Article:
“I forgot myself a little.”
That was one of the headlines in the news last week.
The headline came with the announcement that one of the most talented road cyclists in the Netherlands would quit cycling for a while.
If any current Dutch road cyclist ever has the chance to win the most famous road race, the Tour de France, it is Tom Dumoulin.
But Tom decided it was time to start putting himself first.
I read the news article and then watched the video explaining why he had made the decision.
Tom talked about his personality. He explained that as a result of his ambition and his character, he was always focused on ensuring that everyone around him was happy with what he was doing.
“I wanted my team, my coaches, my parents, my friends, my girlfriend to be happy with what I was doing. Over time that pressure started to wear on me.
Then I started to realize that I was always out there to please everyone else but myself,” he explained.
“I forgot myself a little” was the quote that made the headlines.
He explained that his feeling that people were only interested in Tom, the cyclist, and not in Tom, the human being started to get to him.
Grow up, Tom.
That’s the way this world works.
You get handsomely paid for what you do, and of course, most people are only interested in you as a cyclist. You provide them with entertainment and hope.
You’re not doing that when you’re sitting at home.
If that’s what you’re thinking, you’re not alone. Some of his fans feel let down by Tom.
For them, it’s Tom, the cyclist.
That’s how this world works.
As soon as you have reached a certain status in any field, you’re creating expectations.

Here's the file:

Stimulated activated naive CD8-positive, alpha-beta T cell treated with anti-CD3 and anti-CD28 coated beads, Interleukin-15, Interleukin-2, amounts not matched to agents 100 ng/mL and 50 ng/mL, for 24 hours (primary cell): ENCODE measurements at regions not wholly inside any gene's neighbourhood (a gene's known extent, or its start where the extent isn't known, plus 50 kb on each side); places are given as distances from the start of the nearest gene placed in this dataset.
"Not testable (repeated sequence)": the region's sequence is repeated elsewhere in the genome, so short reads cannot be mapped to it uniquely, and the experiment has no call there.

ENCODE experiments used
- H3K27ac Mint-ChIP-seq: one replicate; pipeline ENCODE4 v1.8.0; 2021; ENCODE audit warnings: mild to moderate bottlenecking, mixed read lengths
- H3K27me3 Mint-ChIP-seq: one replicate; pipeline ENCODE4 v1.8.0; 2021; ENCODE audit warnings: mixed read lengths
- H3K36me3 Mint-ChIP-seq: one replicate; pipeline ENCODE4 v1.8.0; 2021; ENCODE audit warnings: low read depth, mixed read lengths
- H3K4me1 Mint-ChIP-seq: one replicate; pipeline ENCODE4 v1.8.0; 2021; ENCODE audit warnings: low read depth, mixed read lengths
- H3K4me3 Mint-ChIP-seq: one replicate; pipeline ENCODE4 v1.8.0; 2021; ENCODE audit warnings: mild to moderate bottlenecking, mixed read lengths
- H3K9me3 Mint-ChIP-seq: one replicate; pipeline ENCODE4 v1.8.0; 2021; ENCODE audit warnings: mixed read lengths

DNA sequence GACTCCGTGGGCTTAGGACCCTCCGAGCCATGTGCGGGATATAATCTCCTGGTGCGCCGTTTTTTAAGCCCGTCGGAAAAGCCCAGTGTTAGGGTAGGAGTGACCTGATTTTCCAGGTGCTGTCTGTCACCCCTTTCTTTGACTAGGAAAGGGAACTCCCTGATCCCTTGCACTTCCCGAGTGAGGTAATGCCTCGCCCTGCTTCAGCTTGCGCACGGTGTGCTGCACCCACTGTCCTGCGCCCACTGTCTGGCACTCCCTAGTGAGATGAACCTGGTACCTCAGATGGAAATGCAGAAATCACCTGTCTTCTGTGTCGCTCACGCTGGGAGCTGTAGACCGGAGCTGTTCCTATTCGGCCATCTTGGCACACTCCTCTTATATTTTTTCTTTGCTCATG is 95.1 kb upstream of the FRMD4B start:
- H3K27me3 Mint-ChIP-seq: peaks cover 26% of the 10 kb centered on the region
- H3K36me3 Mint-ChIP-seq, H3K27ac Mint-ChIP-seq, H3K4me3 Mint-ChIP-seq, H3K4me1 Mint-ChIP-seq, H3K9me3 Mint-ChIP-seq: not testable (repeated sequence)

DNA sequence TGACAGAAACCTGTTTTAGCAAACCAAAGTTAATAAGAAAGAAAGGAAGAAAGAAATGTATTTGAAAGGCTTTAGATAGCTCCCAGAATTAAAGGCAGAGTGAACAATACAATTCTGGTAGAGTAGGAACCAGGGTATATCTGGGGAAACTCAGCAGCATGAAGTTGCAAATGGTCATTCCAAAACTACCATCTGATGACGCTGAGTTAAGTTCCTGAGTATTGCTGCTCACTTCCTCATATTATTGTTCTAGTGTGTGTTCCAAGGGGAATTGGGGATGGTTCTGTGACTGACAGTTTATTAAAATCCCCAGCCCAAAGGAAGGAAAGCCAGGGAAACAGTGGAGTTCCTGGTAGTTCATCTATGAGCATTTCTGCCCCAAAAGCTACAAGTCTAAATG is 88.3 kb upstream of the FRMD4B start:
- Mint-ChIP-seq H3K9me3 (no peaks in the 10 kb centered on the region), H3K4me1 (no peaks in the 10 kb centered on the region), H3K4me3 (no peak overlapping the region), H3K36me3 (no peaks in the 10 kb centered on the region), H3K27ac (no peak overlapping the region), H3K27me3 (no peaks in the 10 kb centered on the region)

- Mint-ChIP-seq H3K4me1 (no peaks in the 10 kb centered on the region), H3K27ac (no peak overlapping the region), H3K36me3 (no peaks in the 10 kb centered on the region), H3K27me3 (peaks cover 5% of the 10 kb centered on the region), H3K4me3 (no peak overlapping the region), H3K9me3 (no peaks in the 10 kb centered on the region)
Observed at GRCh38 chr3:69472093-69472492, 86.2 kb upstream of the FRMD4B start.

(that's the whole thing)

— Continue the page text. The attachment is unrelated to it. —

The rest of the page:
Expectations that may not always match the ideas you have about yourself.
As long as you realize that it’s not about who you are for many people, but what you bring to the table for them, life is good. You’ll be ok.
It’s a selfish society. And you’re part of it.
The most important question you need to keep answering for yourself is:
What do you want?
When your expectations match those of the people around you, life remains good.
But when those expectations are diverting from your environment, troubles emerge. You’re either doing your environment a favor or yourself.
The choice is yours.
Long term, it’s not really a choice. You may be able to compromise on your own expectations for a while, until gradually you start getting conflicted.
That process goes on for a while.
Then one day, you wake up, and it’s not working for you anymore.
That is precisely the process Tom Dumoulin was describing. He wanted to be Tom Dumoulin without the addition of ‘the cyclist’ added to his name.
So, he decided to quit for a while and figure things out for himself.
The morning after the decision, he woke up happy, he explained. Relieved from the pressure he had felt for a while.
Now he wants to figure out what he wants.
And that starts with who he wants to be.
Good luck Tom.
Your turn: do you know what you want and what matters most to you?
Do more of what makes you happy.
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